This article seeks to assess the available sources of compensation for Vietnamese victims of the principal US military herbicide, Agent Orange, used during the Vietnam War period, 1961–71. The impetus for the examination of compensation for the victims of Agent Orange is the apparent inability of international law to accommodate individual victims of war crimes. The struggle identified in this instance is the privileging of peace agreements between sovereign states over the accountability to individual victims of war crimes. The article therefore focuses primarily on assessing avenues for compensation in view of international law in theory and practice. Within this framework the article identifies three possible external avenues of compensation for Vietnamese victims of Agent Orange. In view of the current state of international relations, international law and institutions, the mobilisation of an international donor fund is recommended as an avenue that best ensures for victims of this war crime a level of compensation commensurate with their loss. Consistent with the broader theme of justice, this article lends support to the mandatory punishment of war crimes.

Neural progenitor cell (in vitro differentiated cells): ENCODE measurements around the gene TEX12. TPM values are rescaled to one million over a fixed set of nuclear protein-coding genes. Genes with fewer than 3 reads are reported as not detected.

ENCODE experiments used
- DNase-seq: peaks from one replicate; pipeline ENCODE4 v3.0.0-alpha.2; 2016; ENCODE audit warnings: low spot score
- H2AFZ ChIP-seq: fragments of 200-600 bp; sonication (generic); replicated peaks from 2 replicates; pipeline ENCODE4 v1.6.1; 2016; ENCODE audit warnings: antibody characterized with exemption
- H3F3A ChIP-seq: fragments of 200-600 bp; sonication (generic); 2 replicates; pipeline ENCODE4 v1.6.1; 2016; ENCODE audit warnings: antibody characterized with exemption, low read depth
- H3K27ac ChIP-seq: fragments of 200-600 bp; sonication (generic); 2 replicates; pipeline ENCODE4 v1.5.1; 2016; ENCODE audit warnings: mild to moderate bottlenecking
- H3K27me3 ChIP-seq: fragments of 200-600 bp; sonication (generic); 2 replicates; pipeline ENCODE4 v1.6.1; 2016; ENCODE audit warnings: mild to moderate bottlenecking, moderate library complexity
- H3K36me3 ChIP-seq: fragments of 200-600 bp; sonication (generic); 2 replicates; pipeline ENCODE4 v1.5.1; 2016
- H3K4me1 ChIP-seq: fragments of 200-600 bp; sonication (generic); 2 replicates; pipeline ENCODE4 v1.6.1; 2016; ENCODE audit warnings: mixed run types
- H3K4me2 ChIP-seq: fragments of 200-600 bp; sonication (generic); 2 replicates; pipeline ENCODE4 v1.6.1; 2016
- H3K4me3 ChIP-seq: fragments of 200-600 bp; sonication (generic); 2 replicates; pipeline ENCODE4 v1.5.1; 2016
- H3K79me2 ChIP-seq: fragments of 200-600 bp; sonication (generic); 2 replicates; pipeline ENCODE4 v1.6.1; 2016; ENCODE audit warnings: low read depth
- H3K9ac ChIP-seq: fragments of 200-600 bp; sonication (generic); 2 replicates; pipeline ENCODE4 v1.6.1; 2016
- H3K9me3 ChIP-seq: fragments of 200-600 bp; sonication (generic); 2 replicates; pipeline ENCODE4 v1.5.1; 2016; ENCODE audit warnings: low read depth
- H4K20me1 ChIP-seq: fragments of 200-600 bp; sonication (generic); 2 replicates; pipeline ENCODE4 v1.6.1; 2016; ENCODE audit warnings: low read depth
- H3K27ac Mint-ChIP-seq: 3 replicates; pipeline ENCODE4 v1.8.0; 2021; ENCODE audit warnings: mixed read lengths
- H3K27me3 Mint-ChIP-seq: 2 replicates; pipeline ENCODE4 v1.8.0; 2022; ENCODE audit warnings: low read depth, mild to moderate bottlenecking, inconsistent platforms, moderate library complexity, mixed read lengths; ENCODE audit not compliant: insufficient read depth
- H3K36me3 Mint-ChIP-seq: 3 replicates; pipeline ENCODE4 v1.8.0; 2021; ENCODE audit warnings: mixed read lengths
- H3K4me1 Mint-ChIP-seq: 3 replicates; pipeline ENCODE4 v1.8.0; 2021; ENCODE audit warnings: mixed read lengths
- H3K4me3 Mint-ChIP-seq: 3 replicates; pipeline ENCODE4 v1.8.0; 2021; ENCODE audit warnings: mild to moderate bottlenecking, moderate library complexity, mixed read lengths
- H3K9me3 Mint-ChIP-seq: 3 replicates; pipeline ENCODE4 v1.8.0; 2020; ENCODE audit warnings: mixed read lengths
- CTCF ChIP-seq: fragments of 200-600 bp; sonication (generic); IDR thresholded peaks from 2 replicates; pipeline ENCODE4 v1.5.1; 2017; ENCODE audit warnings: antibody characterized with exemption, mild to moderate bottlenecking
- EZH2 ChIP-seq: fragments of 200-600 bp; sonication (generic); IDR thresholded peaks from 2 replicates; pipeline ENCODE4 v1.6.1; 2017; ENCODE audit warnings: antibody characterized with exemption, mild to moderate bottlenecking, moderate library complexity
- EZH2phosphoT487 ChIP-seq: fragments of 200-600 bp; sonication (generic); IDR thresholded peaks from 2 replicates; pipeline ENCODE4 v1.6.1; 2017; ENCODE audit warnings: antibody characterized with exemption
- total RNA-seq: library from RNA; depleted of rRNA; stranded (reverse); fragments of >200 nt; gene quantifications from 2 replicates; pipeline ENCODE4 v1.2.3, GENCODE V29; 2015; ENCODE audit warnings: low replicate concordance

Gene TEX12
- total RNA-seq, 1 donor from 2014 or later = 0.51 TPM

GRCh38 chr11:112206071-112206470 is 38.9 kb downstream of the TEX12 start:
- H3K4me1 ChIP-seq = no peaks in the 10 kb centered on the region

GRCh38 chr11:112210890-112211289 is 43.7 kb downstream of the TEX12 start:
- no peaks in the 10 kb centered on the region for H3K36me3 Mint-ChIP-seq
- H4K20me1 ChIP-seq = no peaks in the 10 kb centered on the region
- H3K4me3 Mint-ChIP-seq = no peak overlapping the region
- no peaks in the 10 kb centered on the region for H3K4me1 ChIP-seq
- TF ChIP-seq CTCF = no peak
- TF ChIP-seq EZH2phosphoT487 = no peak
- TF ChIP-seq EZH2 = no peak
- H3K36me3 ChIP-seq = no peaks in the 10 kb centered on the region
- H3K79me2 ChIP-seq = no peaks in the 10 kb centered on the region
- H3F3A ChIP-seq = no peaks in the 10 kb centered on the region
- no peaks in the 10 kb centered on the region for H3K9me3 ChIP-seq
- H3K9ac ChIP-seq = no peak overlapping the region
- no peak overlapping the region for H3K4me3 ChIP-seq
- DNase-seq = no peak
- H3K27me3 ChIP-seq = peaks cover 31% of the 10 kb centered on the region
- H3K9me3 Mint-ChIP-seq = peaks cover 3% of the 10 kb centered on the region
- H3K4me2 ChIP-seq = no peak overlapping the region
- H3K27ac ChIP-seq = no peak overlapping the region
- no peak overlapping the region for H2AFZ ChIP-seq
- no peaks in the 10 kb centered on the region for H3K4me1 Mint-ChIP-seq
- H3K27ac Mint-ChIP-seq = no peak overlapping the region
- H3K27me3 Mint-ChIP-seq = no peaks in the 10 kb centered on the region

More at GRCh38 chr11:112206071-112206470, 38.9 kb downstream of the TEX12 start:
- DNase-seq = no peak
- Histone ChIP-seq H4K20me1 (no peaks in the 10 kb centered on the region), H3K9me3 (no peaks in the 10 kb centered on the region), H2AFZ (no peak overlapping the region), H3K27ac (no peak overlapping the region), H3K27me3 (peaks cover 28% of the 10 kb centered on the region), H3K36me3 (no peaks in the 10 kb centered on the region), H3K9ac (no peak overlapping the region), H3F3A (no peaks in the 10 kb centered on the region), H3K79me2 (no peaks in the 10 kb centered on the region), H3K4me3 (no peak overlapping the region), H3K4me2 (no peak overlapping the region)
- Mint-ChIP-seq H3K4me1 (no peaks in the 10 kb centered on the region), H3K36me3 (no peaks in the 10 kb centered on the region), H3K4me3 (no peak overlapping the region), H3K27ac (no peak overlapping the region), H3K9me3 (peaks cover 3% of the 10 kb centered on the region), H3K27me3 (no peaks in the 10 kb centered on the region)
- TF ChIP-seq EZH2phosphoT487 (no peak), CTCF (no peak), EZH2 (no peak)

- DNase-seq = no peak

|Journal||The International Journal of Human Rights|
|Publication status||Published - 24 Jan 2007|